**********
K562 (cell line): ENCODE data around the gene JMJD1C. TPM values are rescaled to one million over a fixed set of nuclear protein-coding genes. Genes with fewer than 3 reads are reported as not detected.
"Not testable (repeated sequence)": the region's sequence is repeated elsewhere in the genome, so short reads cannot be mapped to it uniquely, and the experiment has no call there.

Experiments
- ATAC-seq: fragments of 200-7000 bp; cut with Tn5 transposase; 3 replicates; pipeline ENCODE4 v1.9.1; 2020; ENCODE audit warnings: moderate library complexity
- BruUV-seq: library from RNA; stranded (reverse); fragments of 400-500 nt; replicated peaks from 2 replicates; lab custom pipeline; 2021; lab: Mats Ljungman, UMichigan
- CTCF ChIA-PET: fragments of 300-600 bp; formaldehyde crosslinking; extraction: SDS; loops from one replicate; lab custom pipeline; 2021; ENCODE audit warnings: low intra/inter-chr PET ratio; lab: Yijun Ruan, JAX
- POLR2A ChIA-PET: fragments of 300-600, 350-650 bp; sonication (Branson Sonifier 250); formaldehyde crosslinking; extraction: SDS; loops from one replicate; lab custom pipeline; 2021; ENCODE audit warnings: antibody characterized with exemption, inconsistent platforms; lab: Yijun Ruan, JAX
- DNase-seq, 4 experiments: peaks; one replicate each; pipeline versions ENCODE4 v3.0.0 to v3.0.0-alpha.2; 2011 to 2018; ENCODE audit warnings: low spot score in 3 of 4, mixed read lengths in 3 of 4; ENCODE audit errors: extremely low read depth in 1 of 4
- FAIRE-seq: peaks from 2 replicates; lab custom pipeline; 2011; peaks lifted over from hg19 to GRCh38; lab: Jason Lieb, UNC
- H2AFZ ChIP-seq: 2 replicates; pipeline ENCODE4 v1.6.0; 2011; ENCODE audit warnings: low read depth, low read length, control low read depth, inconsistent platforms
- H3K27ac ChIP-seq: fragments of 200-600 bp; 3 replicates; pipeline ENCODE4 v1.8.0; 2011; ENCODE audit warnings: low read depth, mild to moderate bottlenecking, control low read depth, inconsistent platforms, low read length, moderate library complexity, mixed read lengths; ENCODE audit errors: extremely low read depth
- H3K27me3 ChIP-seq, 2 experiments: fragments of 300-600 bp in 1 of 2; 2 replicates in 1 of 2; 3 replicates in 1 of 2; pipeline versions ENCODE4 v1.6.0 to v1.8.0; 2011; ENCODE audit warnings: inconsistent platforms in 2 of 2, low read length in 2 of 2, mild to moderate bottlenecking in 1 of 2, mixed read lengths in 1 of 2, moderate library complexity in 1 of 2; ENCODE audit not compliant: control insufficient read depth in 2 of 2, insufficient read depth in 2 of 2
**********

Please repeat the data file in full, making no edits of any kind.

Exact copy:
K562 (cell line): ENCODE data around the gene JMJD1C. TPM values are rescaled to one million over a fixed set of nuclear protein-coding genes. Genes with fewer than 3 reads are reported as not detected.
"Not testable (repeated sequence)": the region's sequence is repeated elsewhere in the genome, so short reads cannot be mapped to it uniquely, and the experiment has no call there.

Experiments
- ATAC-seq: fragments of 200-7000 bp; cut with Tn5 transposase; 3 replicates; pipeline ENCODE4 v1.9.1; 2020; ENCODE audit warnings: moderate library complexity
- BruUV-seq: library from RNA; stranded (reverse); fragments of 400-500 nt; replicated peaks from 2 replicates; lab custom pipeline; 2021; lab: Mats Ljungman, UMichigan
- CTCF ChIA-PET: fragments of 300-600 bp; formaldehyde crosslinking; extraction: SDS; loops from one replicate; lab custom pipeline; 2021; ENCODE audit warnings: low intra/inter-chr PET ratio; lab: Yijun Ruan, JAX
- POLR2A ChIA-PET: fragments of 300-600, 350-650 bp; sonication (Branson Sonifier 250); formaldehyde crosslinking; extraction: SDS; loops from one replicate; lab custom pipeline; 2021; ENCODE audit warnings: antibody characterized with exemption, inconsistent platforms; lab: Yijun Ruan, JAX
- DNase-seq, 4 experiments: peaks; one replicate each; pipeline versions ENCODE4 v3.0.0 to v3.0.0-alpha.2; 2011 to 2018; ENCODE audit warnings: low spot score in 3 of 4, mixed read lengths in 3 of 4; ENCODE audit errors: extremely low read depth in 1 of 4
- FAIRE-seq: peaks from 2 replicates; lab custom pipeline; 2011; peaks lifted over from hg19 to GRCh38; lab: Jason Lieb, UNC
- H2AFZ ChIP-seq: 2 replicates; pipeline ENCODE4 v1.6.0; 2011; ENCODE audit warnings: low read depth, low read length, control low read depth, inconsistent platforms
- H3K27ac ChIP-seq: fragments of 200-600 bp; 3 replicates; pipeline ENCODE4 v1.8.0; 2011; ENCODE audit warnings: low read depth, mild to moderate bottlenecking, control low read depth, inconsistent platforms, low read length, moderate library complexity, mixed read lengths; ENCODE audit errors: extremely low read depth
- H3K27me3 ChIP-seq, 2 experiments: fragments of 300-600 bp in 1 of 2; 2 replicates in 1 of 2; 3 replicates in 1 of 2; pipeline versions ENCODE4 v1.6.0 to v1.8.0; 2011; ENCODE audit warnings: inconsistent platforms in 2 of 2, low read length in 2 of 2, mild to moderate bottlenecking in 1 of 2, mixed read lengths in 1 of 2, moderate library complexity in 1 of 2; ENCODE audit not compliant: control insufficient read depth in 2 of 2, insufficient read depth in 2 of 2